Punnika, featured in Sally Tisdale’s Women of the Way, was born a slave and she didn’t like it at all. Supposedly this was because she had a bit of a problem with pride in a past life. Though she was an adept, and apparently calm and obedient, inwardly she refused to ask for help, to surrender, to let go of herself. So in this life, Punnika hated her job of carrying water from the river for the reason that she had to carry it. I get that, and even those of us who are not slaves can be enslaved by a todo list. Stuff we put on there, that we agreed to do, torments us, becomes a burden. Anyway she hated carrying the water and she hated being treated as worthless so she kept shoring up her inner sense of worth, holding her head up high.

One day she had filled her buckets and was procrastinating going back, the way we do, and saw a crowd listening to Siddhartha Buddha. His words penetrated like a Lion’s roar and she saw her true imprisonment, saw through the assumption that people are either superior or inferior and she was spiritually freed. She was still a slave, still had to carry water, but she was no longer involved in the question of what gives worth. One day at the river she encountered a Brahman doing some ritual bathing and challenged him on why he was doing it. He’s, like, “because I’m supposed to do this to wash away evil.” She was, like, “it doesn’t work that way, if it did, wouldn’t you wash away all your merit too?” And he got it. Later she was recognized and ordained but continued to be free of the idea that there was any difference between Buddha and a slave. Form is exactly formlessness. Disability is exactly ability.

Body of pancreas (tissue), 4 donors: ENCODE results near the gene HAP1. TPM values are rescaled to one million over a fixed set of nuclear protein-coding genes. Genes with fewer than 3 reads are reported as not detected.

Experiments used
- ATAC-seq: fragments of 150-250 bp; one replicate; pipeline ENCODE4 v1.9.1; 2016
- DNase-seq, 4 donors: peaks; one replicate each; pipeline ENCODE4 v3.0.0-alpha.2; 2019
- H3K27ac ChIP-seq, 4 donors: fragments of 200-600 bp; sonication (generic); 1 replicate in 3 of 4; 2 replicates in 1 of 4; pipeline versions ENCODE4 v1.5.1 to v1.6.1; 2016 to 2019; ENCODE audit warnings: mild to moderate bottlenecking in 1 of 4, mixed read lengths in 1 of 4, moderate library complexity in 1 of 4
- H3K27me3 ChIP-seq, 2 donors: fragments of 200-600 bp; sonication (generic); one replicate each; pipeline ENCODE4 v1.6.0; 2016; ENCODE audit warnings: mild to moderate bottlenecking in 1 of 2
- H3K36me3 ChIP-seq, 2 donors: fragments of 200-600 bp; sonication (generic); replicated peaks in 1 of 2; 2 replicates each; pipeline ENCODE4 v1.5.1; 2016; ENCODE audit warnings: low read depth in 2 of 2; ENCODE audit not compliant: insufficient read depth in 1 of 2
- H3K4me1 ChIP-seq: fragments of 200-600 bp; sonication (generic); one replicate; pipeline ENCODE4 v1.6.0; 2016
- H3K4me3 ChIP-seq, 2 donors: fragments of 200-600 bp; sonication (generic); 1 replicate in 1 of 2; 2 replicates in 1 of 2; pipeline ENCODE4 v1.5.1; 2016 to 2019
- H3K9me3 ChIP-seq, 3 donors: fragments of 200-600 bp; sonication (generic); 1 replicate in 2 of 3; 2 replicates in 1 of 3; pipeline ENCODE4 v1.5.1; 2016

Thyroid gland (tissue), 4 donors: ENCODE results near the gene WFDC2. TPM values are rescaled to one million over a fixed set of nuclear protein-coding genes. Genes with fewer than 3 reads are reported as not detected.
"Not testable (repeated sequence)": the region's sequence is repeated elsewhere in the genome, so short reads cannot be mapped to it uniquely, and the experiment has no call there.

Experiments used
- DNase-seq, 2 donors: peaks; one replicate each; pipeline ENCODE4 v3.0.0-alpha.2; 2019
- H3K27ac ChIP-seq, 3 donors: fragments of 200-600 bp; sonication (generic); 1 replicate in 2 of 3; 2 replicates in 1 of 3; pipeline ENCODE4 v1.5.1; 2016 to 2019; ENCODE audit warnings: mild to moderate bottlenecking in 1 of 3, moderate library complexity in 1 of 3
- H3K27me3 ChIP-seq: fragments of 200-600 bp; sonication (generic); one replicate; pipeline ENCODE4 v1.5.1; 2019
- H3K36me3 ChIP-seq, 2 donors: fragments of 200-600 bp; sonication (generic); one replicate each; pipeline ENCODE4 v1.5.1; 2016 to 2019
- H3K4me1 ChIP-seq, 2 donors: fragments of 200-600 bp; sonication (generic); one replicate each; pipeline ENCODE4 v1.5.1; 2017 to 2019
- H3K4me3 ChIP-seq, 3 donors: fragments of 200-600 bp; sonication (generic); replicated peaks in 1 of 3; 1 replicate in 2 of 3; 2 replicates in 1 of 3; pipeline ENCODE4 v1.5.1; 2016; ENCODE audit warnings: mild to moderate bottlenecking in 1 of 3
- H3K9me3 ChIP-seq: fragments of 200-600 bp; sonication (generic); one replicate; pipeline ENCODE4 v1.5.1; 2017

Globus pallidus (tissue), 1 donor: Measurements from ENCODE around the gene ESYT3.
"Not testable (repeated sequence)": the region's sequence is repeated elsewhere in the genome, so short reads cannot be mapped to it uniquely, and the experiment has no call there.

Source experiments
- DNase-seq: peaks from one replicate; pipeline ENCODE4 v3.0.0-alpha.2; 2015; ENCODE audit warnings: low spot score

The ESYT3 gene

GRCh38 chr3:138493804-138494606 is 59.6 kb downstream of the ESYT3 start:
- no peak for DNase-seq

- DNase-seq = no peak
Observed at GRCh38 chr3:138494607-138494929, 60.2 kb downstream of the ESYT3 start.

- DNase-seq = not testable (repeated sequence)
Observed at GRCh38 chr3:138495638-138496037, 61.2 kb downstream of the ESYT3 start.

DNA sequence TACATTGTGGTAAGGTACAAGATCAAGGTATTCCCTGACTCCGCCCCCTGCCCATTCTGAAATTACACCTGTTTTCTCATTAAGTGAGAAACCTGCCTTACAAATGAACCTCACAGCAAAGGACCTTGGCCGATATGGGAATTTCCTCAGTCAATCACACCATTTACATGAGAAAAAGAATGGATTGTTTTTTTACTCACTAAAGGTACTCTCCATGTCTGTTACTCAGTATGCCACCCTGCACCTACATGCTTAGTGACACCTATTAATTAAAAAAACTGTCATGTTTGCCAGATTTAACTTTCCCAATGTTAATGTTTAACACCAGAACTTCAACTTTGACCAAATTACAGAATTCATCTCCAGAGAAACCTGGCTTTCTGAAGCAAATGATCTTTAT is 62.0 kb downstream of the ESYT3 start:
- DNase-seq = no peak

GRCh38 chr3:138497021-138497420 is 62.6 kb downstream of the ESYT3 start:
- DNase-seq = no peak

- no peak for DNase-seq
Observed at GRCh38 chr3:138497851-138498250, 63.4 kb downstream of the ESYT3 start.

Now I doubt that if she hadn’t had pride to begin with, this could have happened. So here is one of those paradoxical developments that some people short circuit. Like if you are queer or black or whatever, and people hate you, just be free of their ideas. no. it doesn’t work that way. Something has to challenge the culture. Punnika was a former high status adept now born as a slave, not simply a slave who accepted her fate, so when she became enlightened her ‘pride’ in herself transformed into a kind of confidence that allowed her to challenge a VIP.

Gessho, as she was researching sources, came across an effort by members of the Tree Leaf Zendo to generate a list of disabled ancestors. On this list was another slave, Khujjuttara, who was named by the Buddha as his most learned female lay disciple. Khujjuttara was in the service of [a queen] Queen Samavati, and she had such a facility for memorization that she would go listen to Buddha’s lectures and then come back and teach 500 ladies who thereafter all achieved enlightenment.

Cruising online to find out more about how she was disabled, there are only traces of a mention that she had a hunchback. Again, there is a morality tale. In a previous life she had mocked a holy man who had a hunchback, made him into an other, and so now she was born a hunchback. (I’m not going to dispute the just world hypothesis here—another dharma talk for that, but certainly in my own life, I seem to get afflicted by those things that I once looked down on. I was very moral about smoking and I got hooked. I was arrogant about my intelligence and then I got old and doddery.)